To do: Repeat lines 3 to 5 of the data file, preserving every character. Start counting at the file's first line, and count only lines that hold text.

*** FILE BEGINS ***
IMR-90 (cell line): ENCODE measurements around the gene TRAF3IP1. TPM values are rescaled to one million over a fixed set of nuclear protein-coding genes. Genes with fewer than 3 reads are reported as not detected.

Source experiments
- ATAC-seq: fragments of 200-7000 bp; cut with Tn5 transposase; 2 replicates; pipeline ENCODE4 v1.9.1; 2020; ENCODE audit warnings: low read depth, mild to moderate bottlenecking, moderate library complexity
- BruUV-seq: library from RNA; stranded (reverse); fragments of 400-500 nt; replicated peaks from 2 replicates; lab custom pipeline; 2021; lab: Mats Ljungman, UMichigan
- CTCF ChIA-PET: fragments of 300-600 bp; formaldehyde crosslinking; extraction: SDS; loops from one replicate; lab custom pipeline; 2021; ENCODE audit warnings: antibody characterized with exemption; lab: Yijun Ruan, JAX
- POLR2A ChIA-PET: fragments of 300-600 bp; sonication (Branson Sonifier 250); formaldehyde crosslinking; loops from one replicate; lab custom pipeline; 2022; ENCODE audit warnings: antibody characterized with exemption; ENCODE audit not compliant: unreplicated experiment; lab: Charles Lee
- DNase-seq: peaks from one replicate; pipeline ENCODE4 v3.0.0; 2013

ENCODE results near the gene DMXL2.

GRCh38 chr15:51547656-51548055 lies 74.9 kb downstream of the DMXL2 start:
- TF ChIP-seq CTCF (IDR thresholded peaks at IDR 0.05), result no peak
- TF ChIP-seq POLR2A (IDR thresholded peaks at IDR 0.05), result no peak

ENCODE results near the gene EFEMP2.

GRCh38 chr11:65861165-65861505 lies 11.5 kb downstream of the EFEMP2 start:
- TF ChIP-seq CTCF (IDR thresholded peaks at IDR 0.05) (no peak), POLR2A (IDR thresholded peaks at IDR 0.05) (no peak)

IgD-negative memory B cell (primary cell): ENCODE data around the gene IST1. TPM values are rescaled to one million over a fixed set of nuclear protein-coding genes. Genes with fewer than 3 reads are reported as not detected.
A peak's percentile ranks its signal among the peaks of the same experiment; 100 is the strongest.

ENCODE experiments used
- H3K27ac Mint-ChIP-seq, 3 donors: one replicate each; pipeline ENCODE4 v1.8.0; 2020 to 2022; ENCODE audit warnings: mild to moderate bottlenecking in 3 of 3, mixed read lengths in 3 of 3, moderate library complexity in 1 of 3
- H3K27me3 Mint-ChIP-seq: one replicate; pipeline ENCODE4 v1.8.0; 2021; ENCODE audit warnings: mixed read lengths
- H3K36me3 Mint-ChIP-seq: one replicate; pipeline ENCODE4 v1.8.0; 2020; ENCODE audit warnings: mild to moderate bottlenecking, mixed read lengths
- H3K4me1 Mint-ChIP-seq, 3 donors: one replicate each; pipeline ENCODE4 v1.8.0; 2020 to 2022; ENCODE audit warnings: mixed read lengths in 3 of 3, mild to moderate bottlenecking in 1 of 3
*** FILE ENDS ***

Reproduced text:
- ATAC-seq: fragments of 200-7000 bp; cut with Tn5 transposase; 2 replicates; pipeline ENCODE4 v1.9.1; 2020; ENCODE audit warnings: low read depth, mild to moderate bottlenecking, moderate library complexity
- BruUV-seq: library from RNA; stranded (reverse); fragments of 400-500 nt; replicated peaks from 2 replicates; lab custom pipeline; 2021; lab: Mats Ljungman, UMichigan
- CTCF ChIA-PET: fragments of 300-600 bp; formaldehyde crosslinking; extraction: SDS; loops from one replicate; lab custom pipeline; 2021; ENCODE audit warnings: antibody characterized with exemption; lab: Yijun Ruan, JAX